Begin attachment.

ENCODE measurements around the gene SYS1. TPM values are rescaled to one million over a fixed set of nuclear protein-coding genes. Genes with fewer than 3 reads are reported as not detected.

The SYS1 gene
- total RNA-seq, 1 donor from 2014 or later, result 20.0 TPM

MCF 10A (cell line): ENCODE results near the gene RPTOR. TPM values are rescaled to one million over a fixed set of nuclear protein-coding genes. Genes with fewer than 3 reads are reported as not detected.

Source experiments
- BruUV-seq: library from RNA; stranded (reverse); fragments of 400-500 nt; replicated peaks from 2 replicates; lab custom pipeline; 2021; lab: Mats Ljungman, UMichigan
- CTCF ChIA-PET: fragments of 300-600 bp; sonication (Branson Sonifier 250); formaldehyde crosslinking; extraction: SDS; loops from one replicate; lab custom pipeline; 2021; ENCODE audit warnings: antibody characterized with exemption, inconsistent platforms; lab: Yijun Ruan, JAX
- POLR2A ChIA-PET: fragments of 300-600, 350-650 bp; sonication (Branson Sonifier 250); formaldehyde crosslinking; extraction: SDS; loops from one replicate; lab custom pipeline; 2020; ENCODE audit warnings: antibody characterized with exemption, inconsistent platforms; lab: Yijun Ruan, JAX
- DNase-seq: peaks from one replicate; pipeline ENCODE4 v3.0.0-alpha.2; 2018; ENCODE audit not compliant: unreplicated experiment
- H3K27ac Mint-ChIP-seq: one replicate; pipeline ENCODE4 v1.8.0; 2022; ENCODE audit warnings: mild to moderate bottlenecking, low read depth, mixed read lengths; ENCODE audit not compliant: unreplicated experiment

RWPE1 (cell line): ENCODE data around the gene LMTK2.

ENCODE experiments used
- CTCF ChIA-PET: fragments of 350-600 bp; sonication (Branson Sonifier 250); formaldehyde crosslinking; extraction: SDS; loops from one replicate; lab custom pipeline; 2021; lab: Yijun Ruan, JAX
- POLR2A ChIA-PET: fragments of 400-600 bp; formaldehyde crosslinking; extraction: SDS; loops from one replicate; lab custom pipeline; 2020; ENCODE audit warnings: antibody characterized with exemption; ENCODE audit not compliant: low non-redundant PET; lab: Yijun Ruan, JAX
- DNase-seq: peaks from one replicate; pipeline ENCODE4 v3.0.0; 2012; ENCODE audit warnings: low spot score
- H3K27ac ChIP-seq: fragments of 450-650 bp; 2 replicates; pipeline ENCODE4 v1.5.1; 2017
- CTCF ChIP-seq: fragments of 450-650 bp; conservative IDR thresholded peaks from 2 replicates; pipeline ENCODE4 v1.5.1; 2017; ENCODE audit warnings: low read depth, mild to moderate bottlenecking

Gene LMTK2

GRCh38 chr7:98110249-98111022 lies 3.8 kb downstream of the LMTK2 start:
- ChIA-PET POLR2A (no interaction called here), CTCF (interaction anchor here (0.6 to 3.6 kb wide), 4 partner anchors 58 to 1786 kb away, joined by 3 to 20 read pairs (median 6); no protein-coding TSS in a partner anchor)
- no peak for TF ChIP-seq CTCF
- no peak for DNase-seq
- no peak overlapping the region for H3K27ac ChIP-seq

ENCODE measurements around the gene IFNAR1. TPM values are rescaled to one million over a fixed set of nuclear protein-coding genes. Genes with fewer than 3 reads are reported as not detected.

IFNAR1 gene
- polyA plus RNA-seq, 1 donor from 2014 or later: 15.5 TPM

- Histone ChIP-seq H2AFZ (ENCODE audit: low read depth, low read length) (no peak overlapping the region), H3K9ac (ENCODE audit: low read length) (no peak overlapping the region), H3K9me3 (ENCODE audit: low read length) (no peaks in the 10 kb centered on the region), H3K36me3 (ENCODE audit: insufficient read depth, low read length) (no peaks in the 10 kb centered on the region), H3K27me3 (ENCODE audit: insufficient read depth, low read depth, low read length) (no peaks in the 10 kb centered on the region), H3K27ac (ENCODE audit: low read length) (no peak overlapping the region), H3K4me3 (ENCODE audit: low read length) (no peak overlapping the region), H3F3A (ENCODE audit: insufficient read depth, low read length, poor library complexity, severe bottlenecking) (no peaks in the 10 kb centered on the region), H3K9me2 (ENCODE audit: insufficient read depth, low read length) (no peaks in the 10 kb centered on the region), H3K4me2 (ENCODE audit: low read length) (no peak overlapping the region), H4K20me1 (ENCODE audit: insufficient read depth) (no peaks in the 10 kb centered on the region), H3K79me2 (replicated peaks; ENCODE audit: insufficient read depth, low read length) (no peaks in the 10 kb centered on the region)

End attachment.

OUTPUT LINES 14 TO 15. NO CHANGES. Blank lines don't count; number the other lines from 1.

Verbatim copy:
- POLR2A ChIA-PET: fragments of 400-600 bp; formaldehyde crosslinking; extraction: SDS; loops from one replicate; lab custom pipeline; 2020; ENCODE audit warnings: antibody characterized with exemption; ENCODE audit not compliant: low non-redundant PET; lab: Yijun Ruan, JAX
- DNase-seq: peaks from one replicate; pipeline ENCODE4 v3.0.0; 2012; ENCODE audit warnings: low spot score